Kent draws our attention to a new translation of Fifty Prayers by Karl Barth. This is very exciting, not least because these prayers issue from the pen of one for whom prayer was the first and basic act of theological work.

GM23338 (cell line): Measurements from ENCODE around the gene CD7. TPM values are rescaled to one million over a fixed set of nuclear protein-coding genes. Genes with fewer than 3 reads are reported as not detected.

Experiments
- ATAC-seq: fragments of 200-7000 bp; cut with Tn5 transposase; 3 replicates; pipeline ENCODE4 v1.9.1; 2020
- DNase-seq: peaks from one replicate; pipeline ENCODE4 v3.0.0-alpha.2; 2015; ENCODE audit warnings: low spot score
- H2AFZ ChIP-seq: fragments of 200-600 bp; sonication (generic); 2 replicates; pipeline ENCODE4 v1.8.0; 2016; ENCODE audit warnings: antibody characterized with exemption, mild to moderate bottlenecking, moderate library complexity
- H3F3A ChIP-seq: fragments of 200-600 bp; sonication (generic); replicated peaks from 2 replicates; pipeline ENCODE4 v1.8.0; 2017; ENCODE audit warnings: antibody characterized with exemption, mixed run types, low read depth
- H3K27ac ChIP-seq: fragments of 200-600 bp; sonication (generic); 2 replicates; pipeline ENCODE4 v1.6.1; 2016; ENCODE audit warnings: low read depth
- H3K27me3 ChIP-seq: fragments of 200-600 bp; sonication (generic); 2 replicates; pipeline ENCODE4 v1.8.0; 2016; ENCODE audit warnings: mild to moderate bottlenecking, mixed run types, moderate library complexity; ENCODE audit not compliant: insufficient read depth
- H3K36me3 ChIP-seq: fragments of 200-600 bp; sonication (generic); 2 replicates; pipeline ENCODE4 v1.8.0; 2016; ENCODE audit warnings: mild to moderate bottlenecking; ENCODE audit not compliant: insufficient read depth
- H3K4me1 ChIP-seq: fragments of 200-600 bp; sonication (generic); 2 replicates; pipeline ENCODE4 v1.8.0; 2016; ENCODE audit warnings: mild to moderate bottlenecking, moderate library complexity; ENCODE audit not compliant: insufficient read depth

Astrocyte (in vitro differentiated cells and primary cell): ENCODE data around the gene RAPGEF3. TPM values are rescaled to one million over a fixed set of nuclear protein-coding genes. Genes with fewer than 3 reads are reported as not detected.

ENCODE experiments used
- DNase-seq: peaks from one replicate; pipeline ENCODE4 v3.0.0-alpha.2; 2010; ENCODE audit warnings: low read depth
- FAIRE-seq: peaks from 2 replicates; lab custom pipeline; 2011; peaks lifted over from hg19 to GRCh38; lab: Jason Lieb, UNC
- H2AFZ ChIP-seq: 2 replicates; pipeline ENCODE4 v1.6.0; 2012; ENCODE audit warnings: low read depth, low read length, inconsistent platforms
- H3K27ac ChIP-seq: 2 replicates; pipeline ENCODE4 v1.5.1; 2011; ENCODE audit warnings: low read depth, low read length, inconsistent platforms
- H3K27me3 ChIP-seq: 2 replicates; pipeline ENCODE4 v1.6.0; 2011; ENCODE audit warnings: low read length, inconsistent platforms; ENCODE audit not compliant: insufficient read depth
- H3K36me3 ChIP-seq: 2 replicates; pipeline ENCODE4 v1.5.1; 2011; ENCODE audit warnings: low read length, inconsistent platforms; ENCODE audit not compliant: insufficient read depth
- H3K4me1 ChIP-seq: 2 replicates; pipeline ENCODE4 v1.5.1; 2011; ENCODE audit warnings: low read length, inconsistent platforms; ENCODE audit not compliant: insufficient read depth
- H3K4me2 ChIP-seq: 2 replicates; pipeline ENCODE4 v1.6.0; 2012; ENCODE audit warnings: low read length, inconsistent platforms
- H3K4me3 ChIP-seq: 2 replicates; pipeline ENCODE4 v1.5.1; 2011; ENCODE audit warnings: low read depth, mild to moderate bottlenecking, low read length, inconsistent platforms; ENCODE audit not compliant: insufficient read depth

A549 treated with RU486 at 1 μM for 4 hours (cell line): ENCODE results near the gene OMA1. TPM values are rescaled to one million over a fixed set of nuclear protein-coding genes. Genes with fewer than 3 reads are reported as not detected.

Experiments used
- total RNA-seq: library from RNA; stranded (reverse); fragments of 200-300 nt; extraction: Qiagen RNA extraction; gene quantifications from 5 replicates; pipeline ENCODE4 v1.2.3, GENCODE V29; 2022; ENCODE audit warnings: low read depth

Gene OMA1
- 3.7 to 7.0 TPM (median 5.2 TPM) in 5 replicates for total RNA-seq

Lord our God, when we are afraid, do not permit us to doubt! When we are disappointed, let us not become bitter! When we have fallen, do not leave us lying down! When we have come to the end of our understanding and our powers, do not leave us to die! No, let us then feel your nearness and your love, that you have promised to those whose hearts are humble and broken, and who fear your Word (pp. 11-12)